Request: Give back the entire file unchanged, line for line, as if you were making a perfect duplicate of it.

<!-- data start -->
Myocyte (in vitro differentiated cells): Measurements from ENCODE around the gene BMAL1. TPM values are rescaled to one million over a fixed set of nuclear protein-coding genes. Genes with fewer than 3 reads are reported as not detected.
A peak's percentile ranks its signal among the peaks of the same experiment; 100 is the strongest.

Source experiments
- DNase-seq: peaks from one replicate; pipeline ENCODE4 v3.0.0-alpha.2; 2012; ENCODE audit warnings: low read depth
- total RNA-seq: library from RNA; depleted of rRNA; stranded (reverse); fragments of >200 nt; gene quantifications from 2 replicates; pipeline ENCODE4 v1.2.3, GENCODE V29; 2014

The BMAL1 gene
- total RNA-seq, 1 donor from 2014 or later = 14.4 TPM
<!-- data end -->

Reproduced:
Myocyte (in vitro differentiated cells): Measurements from ENCODE around the gene BMAL1. TPM values are rescaled to one million over a fixed set of nuclear protein-coding genes. Genes with fewer than 3 reads are reported as not detected.
A peak's percentile ranks its signal among the peaks of the same experiment; 100 is the strongest.

Source experiments
- DNase-seq: peaks from one replicate; pipeline ENCODE4 v3.0.0-alpha.2; 2012; ENCODE audit warnings: low read depth
- total RNA-seq: library from RNA; depleted of rRNA; stranded (reverse); fragments of >200 nt; gene quantifications from 2 replicates; pipeline ENCODE4 v1.2.3, GENCODE V29; 2014

The BMAL1 gene
- total RNA-seq, 1 donor from 2014 or later = 14.4 TPM